Today I was out at lunch, eating at the bar and a commercial came on – Finally Fast! Go to Finally Fast dot com for a free analysis!
This commercial has been around for a long time, and I’ve always known it to be just some sort of ridiculousness. But I had a thought, what if I did actually run it… on a brand new OS installation? Could Finally Fast make a brand new computer even faster?
So I set up a fresh fake email account because I know I’m going to have to register for this crap (turns out I didn’t need it). And I created a clone of a new Windows 8 virtual machine. Let’s go.
During install, I took a moment to actually read the license agreement. It scared the hell out of me. There was lot of text relating to payment, recurring billing, cancellation, and chargebacks. For example, if you request cancellation of the service, they have 3 days to respond to your request. If they don’t respond, it’s up to you to request again. So if you wait until the last day to cancel your “subscription”, you might as well expect it to be too late and you’re going to get charged for another year.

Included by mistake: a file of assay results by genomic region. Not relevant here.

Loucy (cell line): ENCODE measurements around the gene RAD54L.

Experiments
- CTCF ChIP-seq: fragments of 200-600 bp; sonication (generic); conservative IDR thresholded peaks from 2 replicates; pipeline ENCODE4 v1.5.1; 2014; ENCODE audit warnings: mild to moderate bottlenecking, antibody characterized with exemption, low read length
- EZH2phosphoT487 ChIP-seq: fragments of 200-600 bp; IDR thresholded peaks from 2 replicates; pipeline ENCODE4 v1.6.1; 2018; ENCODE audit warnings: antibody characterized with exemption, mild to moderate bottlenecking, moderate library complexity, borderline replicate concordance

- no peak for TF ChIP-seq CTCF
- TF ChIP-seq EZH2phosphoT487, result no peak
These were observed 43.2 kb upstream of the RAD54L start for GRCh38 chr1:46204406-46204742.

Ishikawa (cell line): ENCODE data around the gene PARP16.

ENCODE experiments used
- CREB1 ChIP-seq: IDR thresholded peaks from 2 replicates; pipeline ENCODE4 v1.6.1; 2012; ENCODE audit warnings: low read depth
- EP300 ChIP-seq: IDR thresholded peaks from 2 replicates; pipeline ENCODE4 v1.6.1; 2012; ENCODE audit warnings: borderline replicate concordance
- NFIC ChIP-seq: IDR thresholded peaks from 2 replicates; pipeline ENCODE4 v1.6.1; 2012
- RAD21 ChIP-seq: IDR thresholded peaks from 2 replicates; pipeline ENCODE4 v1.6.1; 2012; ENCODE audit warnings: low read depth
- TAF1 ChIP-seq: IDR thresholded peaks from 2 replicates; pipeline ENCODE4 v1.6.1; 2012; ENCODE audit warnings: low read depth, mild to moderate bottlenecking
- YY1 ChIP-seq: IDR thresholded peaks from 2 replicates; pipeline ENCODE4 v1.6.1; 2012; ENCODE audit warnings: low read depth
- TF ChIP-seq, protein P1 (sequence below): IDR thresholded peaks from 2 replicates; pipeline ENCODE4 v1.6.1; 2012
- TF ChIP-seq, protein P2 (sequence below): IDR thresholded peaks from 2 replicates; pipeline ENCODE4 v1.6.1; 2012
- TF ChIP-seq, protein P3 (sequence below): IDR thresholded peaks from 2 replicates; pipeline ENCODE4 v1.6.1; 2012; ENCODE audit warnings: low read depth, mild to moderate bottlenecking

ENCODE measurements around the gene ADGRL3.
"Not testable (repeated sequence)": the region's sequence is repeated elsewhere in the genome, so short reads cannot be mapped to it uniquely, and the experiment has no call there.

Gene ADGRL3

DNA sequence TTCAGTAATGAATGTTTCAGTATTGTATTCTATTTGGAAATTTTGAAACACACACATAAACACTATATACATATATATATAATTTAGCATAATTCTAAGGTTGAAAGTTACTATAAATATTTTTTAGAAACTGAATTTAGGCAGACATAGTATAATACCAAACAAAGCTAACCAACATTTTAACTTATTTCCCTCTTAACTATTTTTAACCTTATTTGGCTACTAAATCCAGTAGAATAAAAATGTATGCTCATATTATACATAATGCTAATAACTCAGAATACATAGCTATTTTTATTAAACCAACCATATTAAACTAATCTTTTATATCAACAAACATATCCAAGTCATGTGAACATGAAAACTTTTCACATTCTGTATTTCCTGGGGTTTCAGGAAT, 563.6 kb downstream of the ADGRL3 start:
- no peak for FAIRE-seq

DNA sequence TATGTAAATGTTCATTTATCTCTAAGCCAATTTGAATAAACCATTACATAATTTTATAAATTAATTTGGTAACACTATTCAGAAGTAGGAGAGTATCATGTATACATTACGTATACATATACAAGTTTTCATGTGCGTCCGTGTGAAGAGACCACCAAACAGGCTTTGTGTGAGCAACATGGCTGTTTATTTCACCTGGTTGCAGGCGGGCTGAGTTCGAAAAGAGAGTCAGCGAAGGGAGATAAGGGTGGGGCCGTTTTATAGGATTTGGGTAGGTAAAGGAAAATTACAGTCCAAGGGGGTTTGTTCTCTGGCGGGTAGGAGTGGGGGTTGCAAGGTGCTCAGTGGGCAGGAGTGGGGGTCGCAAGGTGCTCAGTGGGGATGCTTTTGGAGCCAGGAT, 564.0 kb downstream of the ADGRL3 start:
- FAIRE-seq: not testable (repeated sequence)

If you try to cancel payment by calling your credit card and cancelling the charge, they will dispute the chargeback and will charge you $500 for “defrauding” them. If you intend to cancel payment through the credit card company, you have to provide Finally Fast with a police report showing that you reported your credit card stolen, since that’s the only acceptable reason for cancelling a charge this way.
If you couldn’t tell this was a scam from the start, and I’m not sure how you couldn’t, it should now be clearly obvious. If a company threatens its potential customers, you do not want to do business with that company.
So here’s the results of my scan on a brand new install:
64 “Errors”. Missing shared files (which happen to be all references to the obsolete .NET Framework 1.1) and invalid file extensions for file types that are hardly ever used, like .ARJ. None of the “errors” are critical. They won’t make my computer faster. Clicking Fix Now does what you expect, it opens a web browser to make the sale. The scan has been scheduled to run every 7 days, which I am confident will present the results and another request for activation.
At this point I’ve lost interest in the application. You can download a bunch of other applications that do other scans and I wasn’t going there. My curiosity was satisfied that a new OS install evidently has “errors” that must be fixed by buying an application from a company that expects you are going to defraud them. And as we all know, what you believe will happen, will happen.